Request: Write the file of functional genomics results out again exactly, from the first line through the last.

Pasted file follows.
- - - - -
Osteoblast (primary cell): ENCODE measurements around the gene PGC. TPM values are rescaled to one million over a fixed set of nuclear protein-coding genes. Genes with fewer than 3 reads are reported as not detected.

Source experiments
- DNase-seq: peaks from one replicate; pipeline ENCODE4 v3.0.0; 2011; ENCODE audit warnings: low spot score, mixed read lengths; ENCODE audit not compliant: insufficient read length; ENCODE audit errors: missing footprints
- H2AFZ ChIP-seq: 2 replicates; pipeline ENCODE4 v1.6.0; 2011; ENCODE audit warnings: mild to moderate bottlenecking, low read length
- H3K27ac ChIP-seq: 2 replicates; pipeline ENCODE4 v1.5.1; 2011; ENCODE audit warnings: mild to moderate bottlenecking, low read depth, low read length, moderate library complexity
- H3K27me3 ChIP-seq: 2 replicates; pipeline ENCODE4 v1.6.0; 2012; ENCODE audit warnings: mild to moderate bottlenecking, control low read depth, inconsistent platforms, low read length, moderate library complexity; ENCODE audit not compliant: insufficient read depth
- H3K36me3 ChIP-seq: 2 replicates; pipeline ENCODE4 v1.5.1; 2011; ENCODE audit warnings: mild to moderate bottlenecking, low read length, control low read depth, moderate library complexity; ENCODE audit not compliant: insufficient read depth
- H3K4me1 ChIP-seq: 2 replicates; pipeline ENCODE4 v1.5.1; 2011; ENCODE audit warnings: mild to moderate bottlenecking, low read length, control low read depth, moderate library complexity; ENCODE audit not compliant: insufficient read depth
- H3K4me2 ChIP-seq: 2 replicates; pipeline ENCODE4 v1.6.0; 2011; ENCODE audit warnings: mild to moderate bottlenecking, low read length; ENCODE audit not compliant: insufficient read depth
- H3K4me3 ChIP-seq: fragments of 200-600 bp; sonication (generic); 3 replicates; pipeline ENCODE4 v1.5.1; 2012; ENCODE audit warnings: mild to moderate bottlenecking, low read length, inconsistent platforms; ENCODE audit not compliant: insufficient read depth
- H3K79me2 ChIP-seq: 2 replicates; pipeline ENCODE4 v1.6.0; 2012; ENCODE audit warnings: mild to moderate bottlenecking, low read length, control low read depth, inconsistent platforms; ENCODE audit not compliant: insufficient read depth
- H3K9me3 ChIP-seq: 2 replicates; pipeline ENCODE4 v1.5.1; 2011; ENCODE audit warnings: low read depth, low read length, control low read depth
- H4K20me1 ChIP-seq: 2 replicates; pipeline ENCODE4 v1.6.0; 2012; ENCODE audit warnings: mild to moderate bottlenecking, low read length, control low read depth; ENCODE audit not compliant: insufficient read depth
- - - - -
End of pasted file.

Osteoblast (primary cell): ENCODE measurements around the gene PGC. TPM values are rescaled to one million over a fixed set of nuclear protein-coding genes. Genes with fewer than 3 reads are reported as not detected.

Source experiments
- DNase-seq: peaks from one replicate; pipeline ENCODE4 v3.0.0; 2011; ENCODE audit warnings: low spot score, mixed read lengths; ENCODE audit not compliant: insufficient read length; ENCODE audit errors: missing footprints
- H2AFZ ChIP-seq: 2 replicates; pipeline ENCODE4 v1.6.0; 2011; ENCODE audit warnings: mild to moderate bottlenecking, low read length
- H3K27ac ChIP-seq: 2 replicates; pipeline ENCODE4 v1.5.1; 2011; ENCODE audit warnings: mild to moderate bottlenecking, low read depth, low read length, moderate library complexity
- H3K27me3 ChIP-seq: 2 replicates; pipeline ENCODE4 v1.6.0; 2012; ENCODE audit warnings: mild to moderate bottlenecking, control low read depth, inconsistent platforms, low read length, moderate library complexity; ENCODE audit not compliant: insufficient read depth
- H3K36me3 ChIP-seq: 2 replicates; pipeline ENCODE4 v1.5.1; 2011; ENCODE audit warnings: mild to moderate bottlenecking, low read length, control low read depth, moderate library complexity; ENCODE audit not compliant: insufficient read depth
- H3K4me1 ChIP-seq: 2 replicates; pipeline ENCODE4 v1.5.1; 2011; ENCODE audit warnings: mild to moderate bottlenecking, low read length, control low read depth, moderate library complexity; ENCODE audit not compliant: insufficient read depth
- H3K4me2 ChIP-seq: 2 replicates; pipeline ENCODE4 v1.6.0; 2011; ENCODE audit warnings: mild to moderate bottlenecking, low read length; ENCODE audit not compliant: insufficient read depth
- H3K4me3 ChIP-seq: fragments of 200-600 bp; sonication (generic); 3 replicates; pipeline ENCODE4 v1.5.1; 2012; ENCODE audit warnings: mild to moderate bottlenecking, low read length, inconsistent platforms; ENCODE audit not compliant: insufficient read depth
- H3K79me2 ChIP-seq: 2 replicates; pipeline ENCODE4 v1.6.0; 2012; ENCODE audit warnings: mild to moderate bottlenecking, low read length, control low read depth, inconsistent platforms; ENCODE audit not compliant: insufficient read depth
- H3K9me3 ChIP-seq: 2 replicates; pipeline ENCODE4 v1.5.1; 2011; ENCODE audit warnings: low read depth, low read length, control low read depth
- H4K20me1 ChIP-seq: 2 replicates; pipeline ENCODE4 v1.6.0; 2012; ENCODE audit warnings: mild to moderate bottlenecking, low read length, control low read depth; ENCODE audit not compliant: insufficient read depth